Royal Exhibition Building (Australia)
1. BASIC DATA State Party:
Name of property: Royal Exhibition Building and Carlton
31 December 2002
Category of property:
In terms of the categories of cultural property set out in Article 1 of the 1972 World Heritage Convention, this is a site.
The Royal Exhibition Building and its surrounding gardens were used for the great international exhibitions of 1880 and 1888. They now represent ideas promulgated by the international exhibition movement.
2. THE PROPERTY Description
Situated in the heart of Melbourne, the site covers a rectangular block of 26 hectares bounded by four city streets. No formal buffer zone is proposed.
In the centre of the site, on high open ground, is the Royal Exhibition building erected for the 1880 Melbourne International Exhibition. To the south and north are formally laid out ‘palace’ gardens, the latter created after the closing of the second Great Exhibition of 1888, held in the same building.
The site thus consists of two elements:
Royal Exhibition Building
The site is also valued for its:
Association with the
movement These are described in turn:
Royal Exhibition Building
The Royal Exhibition Building is what is left of a complex of buildings erected for the 1880 Melbourne Great International Exhibition. Unlike many exhibitions, this complex consisted of both permanent and temporary structures. The central Great Hall was considered to be a permanent structure which would continue to function after the exhibition had closed. Cruciform in plan, the Great Hall (now the Royal Exhibition Building) was flanked by two smaller wings, known as the western and
eastern annexes and these were demolished in 1961 and 1979 respectively.
The Royal Exhibition Building is constructed of a mixture of brick and timber, steel and slate. The walls are of cement rendered brick, originally unpainted but subsequently painted. The roof is timber-framed covered with slate and corrugated steel.
The building and grounds were designed by Joseph Reed, of Reed and Barnes architects, as a result of a competition. His scheme combines Gothic and Classical elements and also amalgamates the German Rundbogenstil (round- arched) style with other more familiar motifs from earlier European buildings. It is thus an amalgam of elements from Byzantine, Romanesque, Lombardic and Italian Renaissance buildings.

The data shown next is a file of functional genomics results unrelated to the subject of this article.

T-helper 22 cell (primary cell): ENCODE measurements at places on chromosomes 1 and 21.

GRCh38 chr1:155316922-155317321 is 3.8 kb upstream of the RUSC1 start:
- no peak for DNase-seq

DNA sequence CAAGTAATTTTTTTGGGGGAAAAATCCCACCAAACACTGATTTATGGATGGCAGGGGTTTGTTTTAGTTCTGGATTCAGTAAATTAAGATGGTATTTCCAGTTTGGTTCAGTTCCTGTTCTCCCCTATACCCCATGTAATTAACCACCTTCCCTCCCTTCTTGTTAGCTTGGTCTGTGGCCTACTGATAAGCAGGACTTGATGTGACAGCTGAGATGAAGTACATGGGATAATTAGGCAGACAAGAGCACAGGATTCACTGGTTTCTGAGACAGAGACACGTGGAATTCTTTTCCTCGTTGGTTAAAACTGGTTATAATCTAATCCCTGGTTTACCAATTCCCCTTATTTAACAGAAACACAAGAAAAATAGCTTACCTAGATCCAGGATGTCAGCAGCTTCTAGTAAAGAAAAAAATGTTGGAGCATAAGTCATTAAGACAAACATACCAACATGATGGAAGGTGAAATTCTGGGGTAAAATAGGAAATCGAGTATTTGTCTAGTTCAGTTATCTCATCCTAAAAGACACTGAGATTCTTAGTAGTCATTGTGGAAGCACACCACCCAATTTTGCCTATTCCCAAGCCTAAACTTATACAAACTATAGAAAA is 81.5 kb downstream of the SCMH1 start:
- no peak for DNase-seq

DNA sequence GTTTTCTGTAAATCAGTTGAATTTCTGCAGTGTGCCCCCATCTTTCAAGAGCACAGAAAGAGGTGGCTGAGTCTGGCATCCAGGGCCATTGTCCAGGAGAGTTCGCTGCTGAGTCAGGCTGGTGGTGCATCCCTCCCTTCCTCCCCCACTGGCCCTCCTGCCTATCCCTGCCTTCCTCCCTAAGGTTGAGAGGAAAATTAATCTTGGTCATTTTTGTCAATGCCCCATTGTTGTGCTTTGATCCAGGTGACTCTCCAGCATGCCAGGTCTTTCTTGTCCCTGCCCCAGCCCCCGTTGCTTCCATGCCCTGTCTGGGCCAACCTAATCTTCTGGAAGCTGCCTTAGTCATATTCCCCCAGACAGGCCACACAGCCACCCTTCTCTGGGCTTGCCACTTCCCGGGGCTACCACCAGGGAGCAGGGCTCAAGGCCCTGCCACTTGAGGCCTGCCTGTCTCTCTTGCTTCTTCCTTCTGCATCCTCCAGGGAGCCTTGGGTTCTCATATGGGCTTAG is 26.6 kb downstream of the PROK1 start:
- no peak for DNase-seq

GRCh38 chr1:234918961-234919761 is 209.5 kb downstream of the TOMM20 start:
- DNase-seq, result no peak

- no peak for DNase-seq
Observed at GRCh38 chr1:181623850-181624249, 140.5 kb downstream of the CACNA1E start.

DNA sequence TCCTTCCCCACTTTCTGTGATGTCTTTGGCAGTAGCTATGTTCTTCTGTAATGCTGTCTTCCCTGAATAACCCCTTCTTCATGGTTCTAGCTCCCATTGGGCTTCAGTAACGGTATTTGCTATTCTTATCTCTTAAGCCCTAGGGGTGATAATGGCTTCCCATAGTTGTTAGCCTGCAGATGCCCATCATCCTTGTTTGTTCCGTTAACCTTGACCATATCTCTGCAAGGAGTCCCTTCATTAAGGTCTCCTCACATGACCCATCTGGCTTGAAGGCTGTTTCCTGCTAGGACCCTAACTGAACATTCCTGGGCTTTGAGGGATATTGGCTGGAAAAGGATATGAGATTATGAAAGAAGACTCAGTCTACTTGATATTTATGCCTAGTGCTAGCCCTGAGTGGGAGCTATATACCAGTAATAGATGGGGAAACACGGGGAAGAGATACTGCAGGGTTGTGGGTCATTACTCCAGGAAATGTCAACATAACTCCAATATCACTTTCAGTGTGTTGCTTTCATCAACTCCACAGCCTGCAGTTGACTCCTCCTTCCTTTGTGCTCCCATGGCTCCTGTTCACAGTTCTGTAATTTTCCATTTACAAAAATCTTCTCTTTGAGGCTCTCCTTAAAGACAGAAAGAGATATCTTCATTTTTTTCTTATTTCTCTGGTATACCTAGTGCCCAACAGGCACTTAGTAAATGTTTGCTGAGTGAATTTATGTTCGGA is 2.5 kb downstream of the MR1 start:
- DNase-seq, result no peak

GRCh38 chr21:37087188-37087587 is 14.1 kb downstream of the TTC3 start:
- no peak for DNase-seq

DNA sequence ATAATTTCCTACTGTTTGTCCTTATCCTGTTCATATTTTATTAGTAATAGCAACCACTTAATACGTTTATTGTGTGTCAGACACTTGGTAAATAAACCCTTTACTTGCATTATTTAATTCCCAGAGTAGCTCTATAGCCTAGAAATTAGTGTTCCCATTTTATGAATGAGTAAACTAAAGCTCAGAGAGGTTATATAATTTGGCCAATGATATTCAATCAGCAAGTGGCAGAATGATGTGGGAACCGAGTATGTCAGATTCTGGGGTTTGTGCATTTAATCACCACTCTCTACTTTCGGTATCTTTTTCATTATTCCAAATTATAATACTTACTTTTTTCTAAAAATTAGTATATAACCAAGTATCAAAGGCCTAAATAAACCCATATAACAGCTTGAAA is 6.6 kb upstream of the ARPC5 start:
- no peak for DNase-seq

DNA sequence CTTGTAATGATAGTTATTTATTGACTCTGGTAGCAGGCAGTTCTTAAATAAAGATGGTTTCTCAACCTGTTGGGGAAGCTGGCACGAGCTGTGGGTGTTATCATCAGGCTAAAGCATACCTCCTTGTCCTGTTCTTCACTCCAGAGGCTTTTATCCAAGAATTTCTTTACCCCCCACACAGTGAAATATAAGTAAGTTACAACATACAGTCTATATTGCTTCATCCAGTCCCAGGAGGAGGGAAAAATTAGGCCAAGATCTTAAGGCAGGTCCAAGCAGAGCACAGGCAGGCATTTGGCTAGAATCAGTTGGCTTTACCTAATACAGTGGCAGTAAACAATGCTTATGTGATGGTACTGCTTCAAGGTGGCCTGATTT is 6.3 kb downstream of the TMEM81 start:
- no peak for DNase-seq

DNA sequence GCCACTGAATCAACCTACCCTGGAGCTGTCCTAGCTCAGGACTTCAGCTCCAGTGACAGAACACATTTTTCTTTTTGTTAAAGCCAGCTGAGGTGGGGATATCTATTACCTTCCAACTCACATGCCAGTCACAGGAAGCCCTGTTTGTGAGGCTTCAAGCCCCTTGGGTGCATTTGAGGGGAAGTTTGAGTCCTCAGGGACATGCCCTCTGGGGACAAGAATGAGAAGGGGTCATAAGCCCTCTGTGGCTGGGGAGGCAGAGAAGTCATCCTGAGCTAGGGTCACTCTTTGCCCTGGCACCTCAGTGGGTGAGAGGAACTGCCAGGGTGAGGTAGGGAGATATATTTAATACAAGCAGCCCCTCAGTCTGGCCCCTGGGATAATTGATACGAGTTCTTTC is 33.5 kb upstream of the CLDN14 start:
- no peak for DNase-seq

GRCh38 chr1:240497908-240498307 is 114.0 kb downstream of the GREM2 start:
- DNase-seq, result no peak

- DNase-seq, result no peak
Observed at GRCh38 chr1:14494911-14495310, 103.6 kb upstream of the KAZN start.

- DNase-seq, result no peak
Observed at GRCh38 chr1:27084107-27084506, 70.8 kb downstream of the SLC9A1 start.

Like earlier great exhibition buildings, it combined religious and secular elements. In form it was a cross between a banqueting hall and a church, with aisles, naves, transepts, and clerestory and viewing galleries at high level.
Its main door, surrounded by a massive portico in the form of a triumphal arch, faces south towards the city. Rising above the building, a huge dome mounted on an octagonal drum is a highly visible feature of the city skyline. The platform base of the dome originally formed a public viewing area.
Each elevation consists of a central porch flanked by regular bays and terminated by corner pavilions with mansard roofs. The bays either side of the portals rise over three levels. The southern elevation is the most elaborate with the bays decorated with pilasters, aedicules and heavy cornices surmounted by scrolled discs.
The east and west elevation are smaller in scale and have less decoration.
Inside, the tall central space has a raked ceiling flanked by lower aisles with mezzanine galleries over. A clerestory runs the length of the ‘nave’. The roof system of timber trusses connected by a metal tie rod, embellished with timber fretwork in imitation of four-centred arches and pendants, is similar to that used for the 1862 London Exhibition building. The massive central dome, rising 68 m above the floor and 18 m in diameter, is supported on four round-headed arches and arched pendentives.
Much of the interior was decorated to provide a background for the exhibits. The original decoration was carried out by John Mather. He used a combination of aesthetic sunflowers, lilies, allegorical images promoting arts, science, industry and agriculture, and the coats of arms of exhibiting nations.
Mather's scheme was overprinted for the second great exhibition by John Clay Beeler. This second scheme was ‘florid and embellished’ using strong colours of red, blue and gold. It had similar messages of Empire, glory and improvement.
In 1901 the building was again repainted this time for the opening of the first Commonwealth Parliament. The artist was John Ross Anderson. He chose sombre colours of browns, reds and greens contained improving mottoes and,
government – the whole concept deriving much from